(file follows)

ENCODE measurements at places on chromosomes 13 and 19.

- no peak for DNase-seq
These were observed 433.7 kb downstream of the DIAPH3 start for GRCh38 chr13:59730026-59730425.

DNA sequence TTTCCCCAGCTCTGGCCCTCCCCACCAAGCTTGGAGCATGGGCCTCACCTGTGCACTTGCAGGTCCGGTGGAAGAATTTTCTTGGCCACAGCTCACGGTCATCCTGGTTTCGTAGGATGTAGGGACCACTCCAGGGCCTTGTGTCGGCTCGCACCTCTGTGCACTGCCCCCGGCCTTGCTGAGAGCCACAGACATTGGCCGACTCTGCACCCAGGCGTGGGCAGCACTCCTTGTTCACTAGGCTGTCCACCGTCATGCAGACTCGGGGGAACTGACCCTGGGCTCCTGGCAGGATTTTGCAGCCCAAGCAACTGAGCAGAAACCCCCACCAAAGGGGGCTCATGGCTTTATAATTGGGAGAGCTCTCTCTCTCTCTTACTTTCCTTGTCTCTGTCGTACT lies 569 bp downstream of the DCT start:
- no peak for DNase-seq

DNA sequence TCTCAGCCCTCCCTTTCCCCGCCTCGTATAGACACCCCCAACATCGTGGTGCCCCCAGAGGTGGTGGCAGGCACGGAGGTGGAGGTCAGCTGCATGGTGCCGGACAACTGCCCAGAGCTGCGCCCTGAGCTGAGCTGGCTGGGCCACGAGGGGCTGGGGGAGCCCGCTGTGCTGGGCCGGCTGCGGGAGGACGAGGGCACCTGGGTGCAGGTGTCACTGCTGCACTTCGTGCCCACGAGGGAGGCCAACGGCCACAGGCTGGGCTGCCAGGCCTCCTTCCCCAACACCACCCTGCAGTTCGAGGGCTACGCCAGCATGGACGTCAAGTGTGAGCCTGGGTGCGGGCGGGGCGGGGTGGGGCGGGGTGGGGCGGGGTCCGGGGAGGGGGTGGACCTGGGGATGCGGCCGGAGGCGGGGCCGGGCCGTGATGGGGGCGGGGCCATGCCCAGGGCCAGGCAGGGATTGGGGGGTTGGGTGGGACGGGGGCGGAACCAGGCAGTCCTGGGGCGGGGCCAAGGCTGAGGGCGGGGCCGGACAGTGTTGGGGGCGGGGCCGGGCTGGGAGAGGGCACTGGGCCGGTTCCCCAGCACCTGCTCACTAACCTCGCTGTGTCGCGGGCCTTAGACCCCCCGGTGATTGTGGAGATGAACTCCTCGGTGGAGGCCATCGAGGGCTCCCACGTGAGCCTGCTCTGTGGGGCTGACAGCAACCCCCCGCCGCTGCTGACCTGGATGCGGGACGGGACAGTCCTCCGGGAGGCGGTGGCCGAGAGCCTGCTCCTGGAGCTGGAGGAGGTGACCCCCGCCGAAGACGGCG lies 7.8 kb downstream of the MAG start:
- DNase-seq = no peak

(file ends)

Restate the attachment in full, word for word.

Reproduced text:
ENCODE measurements at places on chromosomes 13 and 19.

- no peak for DNase-seq
These were observed 433.7 kb downstream of the DIAPH3 start for GRCh38 chr13:59730026-59730425.

DNA sequence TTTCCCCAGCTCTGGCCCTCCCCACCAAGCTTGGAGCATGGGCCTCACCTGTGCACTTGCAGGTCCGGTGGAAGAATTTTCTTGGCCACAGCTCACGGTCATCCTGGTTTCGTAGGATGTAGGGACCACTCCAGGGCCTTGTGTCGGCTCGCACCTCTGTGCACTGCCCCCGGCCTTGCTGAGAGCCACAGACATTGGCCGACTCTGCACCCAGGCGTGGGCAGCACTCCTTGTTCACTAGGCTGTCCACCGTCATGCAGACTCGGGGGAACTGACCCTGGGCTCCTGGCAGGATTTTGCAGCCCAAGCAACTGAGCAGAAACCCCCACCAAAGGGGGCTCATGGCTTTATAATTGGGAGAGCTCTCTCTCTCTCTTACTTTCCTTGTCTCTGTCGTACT lies 569 bp downstream of the DCT start:
- no peak for DNase-seq

DNA sequence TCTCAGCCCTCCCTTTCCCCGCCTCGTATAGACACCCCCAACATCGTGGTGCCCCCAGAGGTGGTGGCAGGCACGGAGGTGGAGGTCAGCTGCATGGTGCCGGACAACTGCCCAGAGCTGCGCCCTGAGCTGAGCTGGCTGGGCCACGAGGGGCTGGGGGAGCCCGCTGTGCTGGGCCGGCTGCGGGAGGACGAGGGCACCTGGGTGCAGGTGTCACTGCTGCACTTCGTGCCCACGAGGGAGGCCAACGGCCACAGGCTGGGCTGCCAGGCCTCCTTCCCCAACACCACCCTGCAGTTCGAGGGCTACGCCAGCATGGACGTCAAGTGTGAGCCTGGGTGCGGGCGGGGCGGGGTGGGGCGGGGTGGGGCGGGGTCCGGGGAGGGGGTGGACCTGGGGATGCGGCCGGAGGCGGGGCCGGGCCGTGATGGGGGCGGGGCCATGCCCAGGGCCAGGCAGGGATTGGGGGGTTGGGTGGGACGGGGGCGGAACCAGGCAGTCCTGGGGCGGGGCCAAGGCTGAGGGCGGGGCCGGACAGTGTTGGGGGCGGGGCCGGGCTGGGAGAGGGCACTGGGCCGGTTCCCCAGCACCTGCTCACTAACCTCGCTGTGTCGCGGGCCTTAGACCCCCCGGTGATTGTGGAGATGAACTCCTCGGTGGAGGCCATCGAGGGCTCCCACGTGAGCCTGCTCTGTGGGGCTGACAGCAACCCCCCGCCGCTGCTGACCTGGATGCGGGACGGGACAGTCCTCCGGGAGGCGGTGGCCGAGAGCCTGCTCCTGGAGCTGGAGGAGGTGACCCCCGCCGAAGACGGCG lies 7.8 kb downstream of the MAG start:
- DNase-seq = no peak